A UF/IFAS researcher shared the results of testing that show that Tricalcium Phosphate (TCP) could aid citrus trees in combating citrus greening.
Citrus researchers have been trying to find a cure or treatment that would aid citrus trees in coping with citrus greening. University of Florida Institute of Food and Agricultural Sciences (UF/IFAS) laboratory manager, Laura Waldo, shared the results of lab testing that showed that Tricalcium Phosphate (TCP) shows promise in helping citrus trees cope with citrus greening, according to a Citrus Industry magazine. Waldo shared the study results at a recent Florida State Horticultural Society (FSHS) meeting in Maitland. See the details below.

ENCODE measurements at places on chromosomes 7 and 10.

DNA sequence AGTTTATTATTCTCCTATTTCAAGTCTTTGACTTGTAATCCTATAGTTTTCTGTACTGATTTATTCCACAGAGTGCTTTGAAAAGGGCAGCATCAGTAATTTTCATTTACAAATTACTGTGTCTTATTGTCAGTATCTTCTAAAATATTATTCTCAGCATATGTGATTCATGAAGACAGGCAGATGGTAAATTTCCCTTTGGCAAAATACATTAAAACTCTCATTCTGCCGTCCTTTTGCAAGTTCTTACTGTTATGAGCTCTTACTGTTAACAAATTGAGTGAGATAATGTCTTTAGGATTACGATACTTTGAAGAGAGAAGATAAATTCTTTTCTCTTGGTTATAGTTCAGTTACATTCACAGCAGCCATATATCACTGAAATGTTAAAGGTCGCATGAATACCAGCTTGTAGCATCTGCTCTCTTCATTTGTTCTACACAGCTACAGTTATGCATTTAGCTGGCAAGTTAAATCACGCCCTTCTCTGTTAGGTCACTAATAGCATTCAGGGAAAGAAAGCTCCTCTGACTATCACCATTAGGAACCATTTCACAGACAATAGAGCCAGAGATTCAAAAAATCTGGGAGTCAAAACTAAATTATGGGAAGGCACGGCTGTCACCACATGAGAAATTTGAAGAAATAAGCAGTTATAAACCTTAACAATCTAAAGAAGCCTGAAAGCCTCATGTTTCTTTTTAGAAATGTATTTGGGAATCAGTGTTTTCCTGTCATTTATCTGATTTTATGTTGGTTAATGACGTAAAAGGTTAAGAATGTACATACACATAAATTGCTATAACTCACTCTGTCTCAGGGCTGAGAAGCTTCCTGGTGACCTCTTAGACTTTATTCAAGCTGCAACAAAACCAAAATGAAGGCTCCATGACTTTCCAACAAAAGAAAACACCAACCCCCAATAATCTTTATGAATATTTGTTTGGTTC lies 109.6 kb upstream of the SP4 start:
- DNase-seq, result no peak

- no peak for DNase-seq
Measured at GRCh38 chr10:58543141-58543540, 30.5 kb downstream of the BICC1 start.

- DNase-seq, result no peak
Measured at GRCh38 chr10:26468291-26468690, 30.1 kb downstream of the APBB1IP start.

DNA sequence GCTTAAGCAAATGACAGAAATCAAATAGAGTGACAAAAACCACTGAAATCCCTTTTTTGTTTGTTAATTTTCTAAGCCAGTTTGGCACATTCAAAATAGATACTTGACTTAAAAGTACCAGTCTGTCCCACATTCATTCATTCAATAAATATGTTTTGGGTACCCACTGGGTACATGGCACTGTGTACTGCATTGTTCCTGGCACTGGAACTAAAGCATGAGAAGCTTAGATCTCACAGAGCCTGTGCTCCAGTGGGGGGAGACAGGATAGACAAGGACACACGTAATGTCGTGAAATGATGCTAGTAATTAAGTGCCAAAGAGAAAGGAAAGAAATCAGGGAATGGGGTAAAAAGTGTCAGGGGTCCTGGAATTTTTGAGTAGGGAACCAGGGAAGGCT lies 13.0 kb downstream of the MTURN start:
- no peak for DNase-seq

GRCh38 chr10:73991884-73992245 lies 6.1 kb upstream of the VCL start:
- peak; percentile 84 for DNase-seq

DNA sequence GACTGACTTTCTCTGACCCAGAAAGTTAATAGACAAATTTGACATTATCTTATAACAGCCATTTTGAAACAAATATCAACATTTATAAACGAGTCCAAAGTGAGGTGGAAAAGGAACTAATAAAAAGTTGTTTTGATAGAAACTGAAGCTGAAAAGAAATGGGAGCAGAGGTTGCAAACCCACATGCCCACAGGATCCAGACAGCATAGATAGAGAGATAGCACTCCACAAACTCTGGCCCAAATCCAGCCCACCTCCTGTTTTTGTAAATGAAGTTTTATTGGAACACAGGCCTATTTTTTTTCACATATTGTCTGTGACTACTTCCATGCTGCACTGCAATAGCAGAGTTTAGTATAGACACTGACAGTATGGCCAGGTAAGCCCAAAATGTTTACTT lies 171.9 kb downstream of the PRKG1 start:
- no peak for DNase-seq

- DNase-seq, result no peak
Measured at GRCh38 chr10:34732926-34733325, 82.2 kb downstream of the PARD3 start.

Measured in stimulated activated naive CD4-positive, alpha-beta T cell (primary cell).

Details on Tricalcium Phosphate (TCP)
Tricalcium Phosphate (TCP) has shown promise as a fertilizer, according to Waldo. “The hope is that it can help a tree by inducing root hair development and thereby allowing the tree to uptake nutrients more efficiently,” Waldo she was quoted in the article as saying.
Up next is to try it outside of the lab. “The next step is to move it to the field in our sandy Florida soils and see if it performs the same (as in the lab),” Waldo shared. It’s hoped that TCP “would help trees to survive and tolerate HLB,” according to Waldo. Among other things, citrus greening affects a citrus tree’s roots, making the tree unable to adequately take up water and nutrients. It’s one reason why adequate fertilizers for citrus are so important.
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